San Benito Contractor Says Client Hasn't Paid
SAN BENITO – A business owner and contractor in San Benito are deadlocked about their business agreement.
Rigo Rangel told CHANNEL 5 NEWS he was hired to pave the parking lot of a new business plaza and quoted the work at $37,000.
He said the business relationship with his customer started off great.
"She would bring us tamales. She was so kind, invited us to her church, etc. And you know, just seemed like a nice lady," he said.
But that soon faded.
Rangel said the business owner was paying him as he worked but the payments fell short, and at one point stopped.
He showed us this hand-written contract, in which he claims he negotiated a payment plan for the money he was owed.
Even then, he says, he wasn't paid the balance. He claims it's now been 17 months since he finished the parking lot and has been trying to collect the money.
"She said that the asphalt changed colors, you know, and that's normal for the asphalt to change colors after curing time," Rangel said. "It will change from a dark black to light gray."
CHANNEL 5 NEWS spoke with the business plaza owner. She did not want to speak on camera.
But she did say she wasn't satisfied with Rangel's work.
She took us around the parking lot pointing out cracks, grass growing through the asphalt, uneven surfaces and other issues she has with the work.
The business owner said she'll have to spend more money to fix it.
She denies owing Rangel money and said she paid him $22,000 in cash.
Now, she wants Rangel to fix her parking lot.
Both parties admit the record keeping of their work agreements and money exchanged could have been better.
"The process of payment, you know, definitely, every company upon mobilization requests down payment," Rangel said. "I tend to take that a little lightly, and I guess (these are) the consequences."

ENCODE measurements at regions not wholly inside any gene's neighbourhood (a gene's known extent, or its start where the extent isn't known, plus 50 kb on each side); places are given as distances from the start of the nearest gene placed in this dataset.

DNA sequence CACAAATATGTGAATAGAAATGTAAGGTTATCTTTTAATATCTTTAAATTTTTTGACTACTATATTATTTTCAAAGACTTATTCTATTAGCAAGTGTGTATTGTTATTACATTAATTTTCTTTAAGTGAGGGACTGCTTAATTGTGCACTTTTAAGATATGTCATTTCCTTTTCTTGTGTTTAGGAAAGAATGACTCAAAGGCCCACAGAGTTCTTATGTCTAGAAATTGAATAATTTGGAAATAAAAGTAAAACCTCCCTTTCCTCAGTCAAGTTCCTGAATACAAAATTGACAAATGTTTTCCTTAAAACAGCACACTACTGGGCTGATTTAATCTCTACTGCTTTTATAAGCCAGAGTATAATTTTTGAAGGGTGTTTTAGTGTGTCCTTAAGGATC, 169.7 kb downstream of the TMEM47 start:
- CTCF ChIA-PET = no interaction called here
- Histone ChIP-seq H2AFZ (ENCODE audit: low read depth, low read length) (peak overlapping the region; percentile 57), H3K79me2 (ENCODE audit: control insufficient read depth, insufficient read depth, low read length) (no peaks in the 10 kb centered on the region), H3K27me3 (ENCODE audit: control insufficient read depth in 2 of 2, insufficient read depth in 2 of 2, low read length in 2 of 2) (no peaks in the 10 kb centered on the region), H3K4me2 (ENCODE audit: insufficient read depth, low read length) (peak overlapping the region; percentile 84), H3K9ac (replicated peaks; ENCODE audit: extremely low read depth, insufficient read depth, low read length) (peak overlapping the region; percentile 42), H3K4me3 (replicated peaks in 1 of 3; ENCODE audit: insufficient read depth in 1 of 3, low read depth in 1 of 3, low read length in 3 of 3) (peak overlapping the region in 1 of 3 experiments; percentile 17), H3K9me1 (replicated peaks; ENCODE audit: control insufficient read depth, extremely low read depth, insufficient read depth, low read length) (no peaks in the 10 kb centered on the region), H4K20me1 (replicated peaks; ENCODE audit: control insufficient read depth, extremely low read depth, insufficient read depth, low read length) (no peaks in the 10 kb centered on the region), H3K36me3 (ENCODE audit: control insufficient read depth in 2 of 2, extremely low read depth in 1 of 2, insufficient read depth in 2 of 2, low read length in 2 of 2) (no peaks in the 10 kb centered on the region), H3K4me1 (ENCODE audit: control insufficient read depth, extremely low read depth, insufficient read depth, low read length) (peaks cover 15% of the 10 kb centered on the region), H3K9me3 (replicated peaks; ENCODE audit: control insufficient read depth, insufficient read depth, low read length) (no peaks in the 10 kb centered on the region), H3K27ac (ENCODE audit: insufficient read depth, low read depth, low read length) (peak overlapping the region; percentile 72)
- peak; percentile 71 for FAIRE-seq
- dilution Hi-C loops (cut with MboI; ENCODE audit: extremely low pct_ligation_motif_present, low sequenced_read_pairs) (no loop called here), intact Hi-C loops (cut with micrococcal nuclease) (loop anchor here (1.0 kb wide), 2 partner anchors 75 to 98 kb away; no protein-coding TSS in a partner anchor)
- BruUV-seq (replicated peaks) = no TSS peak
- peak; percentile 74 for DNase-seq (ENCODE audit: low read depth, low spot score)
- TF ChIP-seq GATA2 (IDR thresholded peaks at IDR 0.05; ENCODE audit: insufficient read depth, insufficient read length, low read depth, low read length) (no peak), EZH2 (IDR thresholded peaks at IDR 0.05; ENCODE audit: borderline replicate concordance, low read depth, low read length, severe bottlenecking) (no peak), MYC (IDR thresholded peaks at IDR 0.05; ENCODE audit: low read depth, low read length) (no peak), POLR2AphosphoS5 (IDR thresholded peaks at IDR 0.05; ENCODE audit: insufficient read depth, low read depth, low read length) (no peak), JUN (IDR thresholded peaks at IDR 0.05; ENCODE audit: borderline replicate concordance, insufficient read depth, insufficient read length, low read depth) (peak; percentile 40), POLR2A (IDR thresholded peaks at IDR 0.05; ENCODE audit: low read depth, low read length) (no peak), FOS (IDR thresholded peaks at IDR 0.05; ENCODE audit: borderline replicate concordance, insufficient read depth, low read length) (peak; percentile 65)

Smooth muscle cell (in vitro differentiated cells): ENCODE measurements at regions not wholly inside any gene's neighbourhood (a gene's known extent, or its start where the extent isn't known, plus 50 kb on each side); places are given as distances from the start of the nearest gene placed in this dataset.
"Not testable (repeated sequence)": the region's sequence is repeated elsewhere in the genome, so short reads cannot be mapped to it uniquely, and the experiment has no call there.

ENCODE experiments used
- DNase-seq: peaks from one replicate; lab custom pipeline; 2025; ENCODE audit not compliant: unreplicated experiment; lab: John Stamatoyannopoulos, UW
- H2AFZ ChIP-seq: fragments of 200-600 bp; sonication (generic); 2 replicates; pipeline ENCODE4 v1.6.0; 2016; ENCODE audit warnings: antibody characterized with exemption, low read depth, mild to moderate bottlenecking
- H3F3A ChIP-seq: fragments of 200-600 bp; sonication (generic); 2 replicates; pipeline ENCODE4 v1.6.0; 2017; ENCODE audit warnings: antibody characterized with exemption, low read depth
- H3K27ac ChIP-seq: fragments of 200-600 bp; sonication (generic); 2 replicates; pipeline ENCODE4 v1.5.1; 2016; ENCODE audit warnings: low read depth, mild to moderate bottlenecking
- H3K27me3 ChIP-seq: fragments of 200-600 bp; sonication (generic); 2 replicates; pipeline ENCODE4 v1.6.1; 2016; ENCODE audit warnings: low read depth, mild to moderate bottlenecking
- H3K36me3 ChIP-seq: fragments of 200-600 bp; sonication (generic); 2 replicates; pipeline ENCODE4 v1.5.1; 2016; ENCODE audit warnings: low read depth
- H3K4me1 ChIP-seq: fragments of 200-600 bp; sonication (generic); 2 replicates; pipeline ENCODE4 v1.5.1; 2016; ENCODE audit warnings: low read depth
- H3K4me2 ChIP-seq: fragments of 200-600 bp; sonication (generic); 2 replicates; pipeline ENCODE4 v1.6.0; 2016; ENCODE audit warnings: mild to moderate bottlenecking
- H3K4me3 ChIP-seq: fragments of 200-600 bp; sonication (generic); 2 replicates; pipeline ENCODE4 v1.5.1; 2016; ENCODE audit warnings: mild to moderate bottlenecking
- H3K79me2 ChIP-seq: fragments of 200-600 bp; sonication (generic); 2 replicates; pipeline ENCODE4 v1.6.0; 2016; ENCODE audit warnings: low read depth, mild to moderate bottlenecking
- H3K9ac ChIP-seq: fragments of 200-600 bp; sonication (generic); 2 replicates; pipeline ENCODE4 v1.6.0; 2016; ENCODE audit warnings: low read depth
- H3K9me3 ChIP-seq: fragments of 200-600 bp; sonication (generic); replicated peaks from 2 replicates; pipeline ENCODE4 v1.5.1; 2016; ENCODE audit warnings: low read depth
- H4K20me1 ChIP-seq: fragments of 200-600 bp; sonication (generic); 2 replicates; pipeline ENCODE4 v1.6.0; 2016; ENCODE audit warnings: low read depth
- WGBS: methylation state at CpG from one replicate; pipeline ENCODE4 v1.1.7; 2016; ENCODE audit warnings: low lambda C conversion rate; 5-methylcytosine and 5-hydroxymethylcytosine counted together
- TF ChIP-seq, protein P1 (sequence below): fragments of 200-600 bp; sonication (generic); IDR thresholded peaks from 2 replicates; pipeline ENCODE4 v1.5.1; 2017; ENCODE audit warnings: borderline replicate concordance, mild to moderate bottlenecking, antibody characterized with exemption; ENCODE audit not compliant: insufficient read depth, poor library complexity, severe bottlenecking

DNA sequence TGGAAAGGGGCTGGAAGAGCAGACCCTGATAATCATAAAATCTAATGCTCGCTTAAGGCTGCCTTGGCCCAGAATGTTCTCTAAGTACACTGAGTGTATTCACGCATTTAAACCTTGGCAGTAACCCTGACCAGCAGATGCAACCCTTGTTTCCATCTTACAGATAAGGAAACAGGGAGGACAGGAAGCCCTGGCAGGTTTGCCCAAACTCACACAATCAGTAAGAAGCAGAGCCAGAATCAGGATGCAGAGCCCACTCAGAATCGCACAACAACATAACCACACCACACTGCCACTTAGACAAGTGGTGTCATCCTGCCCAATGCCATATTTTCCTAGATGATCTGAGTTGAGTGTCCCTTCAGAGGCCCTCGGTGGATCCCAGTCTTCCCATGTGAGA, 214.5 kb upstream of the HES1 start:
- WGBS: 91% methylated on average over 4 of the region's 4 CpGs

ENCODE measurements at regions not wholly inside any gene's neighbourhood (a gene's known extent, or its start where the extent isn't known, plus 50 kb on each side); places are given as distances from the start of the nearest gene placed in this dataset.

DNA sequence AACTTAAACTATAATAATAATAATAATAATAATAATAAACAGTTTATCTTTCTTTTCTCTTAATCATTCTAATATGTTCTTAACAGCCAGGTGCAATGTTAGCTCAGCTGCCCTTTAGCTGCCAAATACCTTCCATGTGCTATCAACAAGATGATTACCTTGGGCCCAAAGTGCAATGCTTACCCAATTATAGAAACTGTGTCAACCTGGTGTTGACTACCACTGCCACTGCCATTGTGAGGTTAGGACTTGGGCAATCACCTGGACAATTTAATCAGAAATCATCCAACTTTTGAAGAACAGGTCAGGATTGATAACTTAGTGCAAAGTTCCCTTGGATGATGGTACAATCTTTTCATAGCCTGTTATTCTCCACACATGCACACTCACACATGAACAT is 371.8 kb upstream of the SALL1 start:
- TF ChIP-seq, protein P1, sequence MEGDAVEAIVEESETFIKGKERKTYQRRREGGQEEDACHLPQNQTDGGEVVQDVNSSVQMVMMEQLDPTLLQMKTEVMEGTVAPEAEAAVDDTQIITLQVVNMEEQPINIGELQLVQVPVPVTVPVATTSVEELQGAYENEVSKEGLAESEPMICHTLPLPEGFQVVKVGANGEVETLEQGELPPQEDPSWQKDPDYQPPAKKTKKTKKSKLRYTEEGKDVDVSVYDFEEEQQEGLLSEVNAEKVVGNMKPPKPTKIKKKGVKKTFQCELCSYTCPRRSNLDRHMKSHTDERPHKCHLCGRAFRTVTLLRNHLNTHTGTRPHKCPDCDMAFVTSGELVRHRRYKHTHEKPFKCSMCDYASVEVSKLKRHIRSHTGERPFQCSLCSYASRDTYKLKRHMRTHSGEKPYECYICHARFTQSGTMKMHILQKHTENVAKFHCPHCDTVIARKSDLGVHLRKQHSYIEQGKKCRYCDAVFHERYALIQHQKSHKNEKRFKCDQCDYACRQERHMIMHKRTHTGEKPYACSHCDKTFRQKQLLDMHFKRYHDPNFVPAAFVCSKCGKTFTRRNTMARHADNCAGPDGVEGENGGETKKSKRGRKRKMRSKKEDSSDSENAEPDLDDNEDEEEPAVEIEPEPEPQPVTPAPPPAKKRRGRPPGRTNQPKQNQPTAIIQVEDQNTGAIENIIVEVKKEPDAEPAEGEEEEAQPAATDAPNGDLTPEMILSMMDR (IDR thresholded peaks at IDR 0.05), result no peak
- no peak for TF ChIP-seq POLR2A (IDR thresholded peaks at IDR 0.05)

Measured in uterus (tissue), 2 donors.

The business owner said it's best to keep business and friendships as two separate things.
Dolores Salinas with the Better Business Bureau told us the first mistake was not having a contract in place that detailed the agreement for the work, how it was to be paid and any warranties.
The BBB has no file on Rangel's company, she said, and if the business owner is not happy with his work, she can file a complaint with the BBB.
On the other hand, attorney Victor Ramirez said there are protections for contractors like Rangel.
He said if he is certain he's owed money, he can file what's known as a Mechanic's Lien on the property. That notarized form would be filed with the county clerk's office and would place a lien on the property.
Salinas said if any business owner feels they are being strong-armed into a job, they can contact local authorities.
She also gave the following tips that people need to be aware of:
- Know who you’re entering an agreement with
- Review the contract and review the company on the BBB’s website, if possible
- Thoroughly read the contract before you sign; contracts can be long or short and don’t have to look legal to be binding
- Never sign a blank contract
- Make sure it details the work that’ll be done
- Review clauses, terms and conditions
- If they don’t apply to you, get rid of it in the contract
- Know your rights
She said most contract can’t be canceled, except in some consumer situation where the Federal Trade Commission gives a three-day right to cancel.
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